22. Act IV, Scene IV.i
The Lay of Leithian Dramatic Script Project
BELOVED FOOL: BEYOND THE WESTERN SEA
--Truth, bereft of mask and veil,
doth not ever show most fair; to eyes
deceivéd, or by darkness or disguise
rare, when concealments doth fail
the unhid that which is well may seem
as must be, would be, but troubling dream--
[Finarfin enters and leans heavily against the arch of the door, covering his face with his hands. Beren notices and gets up from the game quickly without saying anything, before any of the others can ask him why, and hurries over to him -- two of the Ten rise and follow him at a cautious distance]
Sir…don't blame yourself, it really doesn't help--
[Finarfin turns, startled, and sees him, just as Beren is about to try to take him by shoulder]
Oh! I thought! -- I mistook you for him -- I don't see very well here--
[the Noldor Elf stares at him, at first bewildered, then taking in the differences, and making the deductive leap]
--Thou? -- it is -- needs must be--
[Beren drops instantly to one knee, bowing his head]
Beren: [stammering worse]
My lord -- I--
So thou also art of the party that refuses to acknowledge, and yet proffers respect -- and mockery -- in one.
[Beren looks up, confused]
[Finarfin recognizes his complete ignorance of the situation]
No matter. I comprehend
it better now -- to my bitterest regret.
I'm sorry, Sir, but -- I don't understand.
Finarfin: [as if talking to himself as much as Beren]
When word came that my eldest sibling was slain, it did come so close upon all the other ills of the time, that it seemed but part of the same, and fitting end to such meteoric journey. And when our middle brother perished, and my sons were slain in that great War of theirs, the horror of it and the grief was made a little less impossible to bear, for the glory of Fingolfin's deed, and the great valour of their defense -- they to stand by their adopted people, him -- to strike at the Dark King himself and wound him with his own hand no less, though but an Elf, as though he might have been a lesser Power, and the gods themselves did him honour for his deed, that weighed against the wrongs of his working.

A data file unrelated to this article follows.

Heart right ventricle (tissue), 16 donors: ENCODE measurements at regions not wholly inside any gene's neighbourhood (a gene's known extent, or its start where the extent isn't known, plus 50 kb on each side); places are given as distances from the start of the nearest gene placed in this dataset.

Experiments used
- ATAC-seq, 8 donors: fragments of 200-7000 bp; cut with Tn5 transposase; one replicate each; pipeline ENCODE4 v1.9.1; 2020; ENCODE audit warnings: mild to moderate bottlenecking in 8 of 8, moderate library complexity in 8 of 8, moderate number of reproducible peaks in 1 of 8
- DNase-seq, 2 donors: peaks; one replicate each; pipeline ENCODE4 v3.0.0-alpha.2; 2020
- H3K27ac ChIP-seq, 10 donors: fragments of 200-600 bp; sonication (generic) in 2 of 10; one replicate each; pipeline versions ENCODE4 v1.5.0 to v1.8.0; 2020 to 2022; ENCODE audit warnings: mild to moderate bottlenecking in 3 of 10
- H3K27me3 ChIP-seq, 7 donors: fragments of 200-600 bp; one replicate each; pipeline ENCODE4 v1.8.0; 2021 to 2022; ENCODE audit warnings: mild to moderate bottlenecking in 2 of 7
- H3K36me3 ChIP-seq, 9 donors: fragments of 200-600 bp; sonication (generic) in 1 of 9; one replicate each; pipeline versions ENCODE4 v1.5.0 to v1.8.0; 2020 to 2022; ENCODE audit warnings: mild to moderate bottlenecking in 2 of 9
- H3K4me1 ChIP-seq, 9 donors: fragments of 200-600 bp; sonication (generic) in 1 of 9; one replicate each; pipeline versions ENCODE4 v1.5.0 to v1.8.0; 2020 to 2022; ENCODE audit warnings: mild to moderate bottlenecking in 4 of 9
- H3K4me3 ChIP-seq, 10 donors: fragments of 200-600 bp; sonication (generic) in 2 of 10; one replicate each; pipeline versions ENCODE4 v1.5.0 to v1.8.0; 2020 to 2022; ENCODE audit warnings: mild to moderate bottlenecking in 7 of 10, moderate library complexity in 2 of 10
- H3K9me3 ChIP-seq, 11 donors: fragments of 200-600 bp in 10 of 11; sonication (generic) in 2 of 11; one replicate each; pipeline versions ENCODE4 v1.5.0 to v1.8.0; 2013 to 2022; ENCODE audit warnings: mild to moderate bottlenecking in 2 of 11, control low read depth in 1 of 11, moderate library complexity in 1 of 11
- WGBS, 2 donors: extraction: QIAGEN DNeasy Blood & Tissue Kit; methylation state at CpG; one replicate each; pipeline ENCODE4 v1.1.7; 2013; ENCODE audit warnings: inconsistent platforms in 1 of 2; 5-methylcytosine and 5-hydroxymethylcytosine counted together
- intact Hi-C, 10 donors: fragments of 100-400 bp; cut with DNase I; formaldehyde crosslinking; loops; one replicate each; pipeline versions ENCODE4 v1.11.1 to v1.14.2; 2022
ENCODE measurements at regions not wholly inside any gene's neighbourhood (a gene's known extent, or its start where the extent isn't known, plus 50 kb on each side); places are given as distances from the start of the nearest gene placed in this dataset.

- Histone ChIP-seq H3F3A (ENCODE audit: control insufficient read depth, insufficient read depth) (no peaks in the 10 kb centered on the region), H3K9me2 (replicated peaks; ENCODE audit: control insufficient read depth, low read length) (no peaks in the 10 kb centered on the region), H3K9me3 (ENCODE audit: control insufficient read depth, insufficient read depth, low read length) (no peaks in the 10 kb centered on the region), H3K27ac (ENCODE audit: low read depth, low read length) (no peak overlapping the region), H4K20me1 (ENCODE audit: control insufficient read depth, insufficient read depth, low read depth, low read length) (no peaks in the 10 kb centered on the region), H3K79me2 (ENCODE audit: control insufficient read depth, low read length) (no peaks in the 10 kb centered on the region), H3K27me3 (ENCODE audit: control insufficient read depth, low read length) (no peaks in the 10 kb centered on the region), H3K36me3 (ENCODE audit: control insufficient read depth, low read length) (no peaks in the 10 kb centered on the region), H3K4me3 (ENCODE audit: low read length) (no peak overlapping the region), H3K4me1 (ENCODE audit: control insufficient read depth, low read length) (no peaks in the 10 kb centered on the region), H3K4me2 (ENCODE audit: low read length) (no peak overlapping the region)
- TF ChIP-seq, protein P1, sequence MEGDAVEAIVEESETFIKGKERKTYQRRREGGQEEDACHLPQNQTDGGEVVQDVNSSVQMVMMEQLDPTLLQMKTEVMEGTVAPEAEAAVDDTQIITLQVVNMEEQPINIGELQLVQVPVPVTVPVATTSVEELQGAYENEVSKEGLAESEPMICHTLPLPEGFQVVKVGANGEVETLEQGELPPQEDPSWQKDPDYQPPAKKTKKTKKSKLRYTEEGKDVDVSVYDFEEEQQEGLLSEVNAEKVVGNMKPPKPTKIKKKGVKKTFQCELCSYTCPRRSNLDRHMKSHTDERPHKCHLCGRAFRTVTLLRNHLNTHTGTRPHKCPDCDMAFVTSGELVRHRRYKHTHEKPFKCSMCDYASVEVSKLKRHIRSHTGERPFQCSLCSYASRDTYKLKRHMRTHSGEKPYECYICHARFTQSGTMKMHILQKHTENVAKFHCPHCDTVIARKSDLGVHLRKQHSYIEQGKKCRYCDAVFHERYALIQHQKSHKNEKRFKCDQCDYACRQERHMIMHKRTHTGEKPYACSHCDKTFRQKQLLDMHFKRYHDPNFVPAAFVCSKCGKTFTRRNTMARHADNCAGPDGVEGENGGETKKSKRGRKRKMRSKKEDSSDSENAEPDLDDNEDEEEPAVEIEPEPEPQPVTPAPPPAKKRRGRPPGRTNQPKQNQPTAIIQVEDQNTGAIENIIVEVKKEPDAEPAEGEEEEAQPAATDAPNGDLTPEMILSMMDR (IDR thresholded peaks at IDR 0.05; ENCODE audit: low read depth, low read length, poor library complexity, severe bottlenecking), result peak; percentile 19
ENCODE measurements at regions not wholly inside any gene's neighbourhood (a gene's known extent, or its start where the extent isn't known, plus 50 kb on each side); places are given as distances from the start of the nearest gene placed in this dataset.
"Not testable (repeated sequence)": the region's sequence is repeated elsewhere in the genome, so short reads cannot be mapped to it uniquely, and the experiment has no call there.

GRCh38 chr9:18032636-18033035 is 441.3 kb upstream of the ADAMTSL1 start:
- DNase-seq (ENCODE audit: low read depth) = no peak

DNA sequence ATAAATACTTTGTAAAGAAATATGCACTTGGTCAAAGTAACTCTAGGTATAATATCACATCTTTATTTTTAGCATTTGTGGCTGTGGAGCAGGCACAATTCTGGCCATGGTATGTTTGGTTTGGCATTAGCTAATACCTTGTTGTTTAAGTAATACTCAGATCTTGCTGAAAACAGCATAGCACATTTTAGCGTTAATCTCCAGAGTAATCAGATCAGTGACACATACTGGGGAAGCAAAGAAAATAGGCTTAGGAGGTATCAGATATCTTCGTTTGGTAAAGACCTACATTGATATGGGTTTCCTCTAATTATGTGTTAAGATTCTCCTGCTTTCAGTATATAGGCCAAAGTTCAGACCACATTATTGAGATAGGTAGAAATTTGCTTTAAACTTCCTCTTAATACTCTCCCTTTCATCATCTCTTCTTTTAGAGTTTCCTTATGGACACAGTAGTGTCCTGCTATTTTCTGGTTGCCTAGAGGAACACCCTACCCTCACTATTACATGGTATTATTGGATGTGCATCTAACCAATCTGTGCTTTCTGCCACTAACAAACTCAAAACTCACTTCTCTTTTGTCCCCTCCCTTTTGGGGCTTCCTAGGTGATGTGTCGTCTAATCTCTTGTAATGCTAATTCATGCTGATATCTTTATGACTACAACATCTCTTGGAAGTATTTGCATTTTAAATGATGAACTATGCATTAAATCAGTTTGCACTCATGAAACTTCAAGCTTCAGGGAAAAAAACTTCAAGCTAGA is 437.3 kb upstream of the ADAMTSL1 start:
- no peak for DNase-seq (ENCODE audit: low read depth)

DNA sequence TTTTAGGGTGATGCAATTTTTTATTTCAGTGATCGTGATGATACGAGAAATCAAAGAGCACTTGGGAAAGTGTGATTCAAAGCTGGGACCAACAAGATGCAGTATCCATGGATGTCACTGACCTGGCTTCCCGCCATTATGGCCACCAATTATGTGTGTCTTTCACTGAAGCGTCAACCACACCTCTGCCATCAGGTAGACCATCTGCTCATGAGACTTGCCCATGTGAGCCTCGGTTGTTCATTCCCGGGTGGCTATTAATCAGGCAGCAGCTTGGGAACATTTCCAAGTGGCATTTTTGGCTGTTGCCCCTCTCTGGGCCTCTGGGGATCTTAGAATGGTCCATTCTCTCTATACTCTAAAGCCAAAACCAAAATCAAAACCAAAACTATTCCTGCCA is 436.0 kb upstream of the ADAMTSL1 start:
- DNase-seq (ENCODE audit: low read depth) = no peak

[he shakes his head]
And then it came but a short whiles after, the news of mine eldest's fall, or that which I believed to be the whole and sum of it, and it seemed but pitiable and grotesque by compare, to be taken and slain but by a lesser Power, and in confusion and stealth, as a prisoner, not in open battle nor for his own name's sake -- a foolish end to a path of folly. --Thou dost look froward at my words.
I would have died if not for him.
And yet thou art dead nonetheless, and what in end achieved? One year or one yen, what is either set against my son's life?
[Beren says nothing]
Thou wert with him for the whiles.
Beren: [in a whisper]
Yes, my lord.
Thy lady -- Stand up and let me see thee plain.
[Beren obeys -- Finarfin shakes his head]
Thy lady --
[he breaks off again]
--Where is my son, since by thy words I guess he is not here?
No idea, sir.
I would both converse with him, and would not ken the least what word should say to him.
--Thy lady spake at no small length concerning his ordeal, and theirs, and thine.
Tinuviel -- found us. It wasn't easy for her.
--Dost say she overshoots, and thus doth miss the mark of truth?
[awkward silence -- into which a snatch of a rather inappropriate mortal song and laughter is heard from the vicinity of the fountain:
". . . all over the town--
Our bread it is white and our ale it is brown--
Our bowl it is made of the white maple tree…"]
And hence this dull and gloomsome place doth seem small burden -- mad though that seemeth to all else -- after what hath passed, to them.
Thou wouldst still claim place with my son?
Would or wouldn't, doesn't matter. We were there.
And hence -- ye -- will not forsake him. That much now I do comprehend.
[shaking his head]
That such things be done -- be thought of --! I had not dreamt -- that his death should be of such a fashion as to make that which transpired at the Havens seem nigh civilized, nay, --glorious--
[his lip curls at the word]
--never that it was not quick, nor of the least dignified…
Beren: [most definitely not conciliatory tone]
Why did you think it was? Because things like that just don't happen to good folks? --Or people you know? You think there's some kind of rule that no one you care about can get killed and eaten by monsters? --Or because you'd rather not think about those kind of things?
[Finarfin clenches his hand, giving Beren a ferocious glare -- Beren gives it right back to him.]
And to my lasting shame -- I had in my grief yet some satisfaction, that being flouted and set down by him in sight of all our people, I should be proven right in end, and have some vindication, in the fulfillment of the words of Doom.
[his control breaks and he breaks down for a moment, leaning back against the pillar, sobbing, before pulling himself together a little and wiping his eyes on his hand. Beren's expression changes to reluctant sympathy.]
--How couldst mistake me for him? Is flesh so light a thing, that mattereth not to thee?
Beren: [very different tone again]
Because what I see -- is mostly light, from a distance. Close to -- yeah. And you -- have a shadow.
[Finarfin wipes his eyes again, forcibly getting control over his emotions]
Sir -- would you care to -- that fountain, it's real, not just an illusion, you -- you could wash up, have a drink there -- if you wanted--
Finarfin: [changing the subject]
How is it that we are comprehensible to one another? For I think your people would not have the same speech as ours.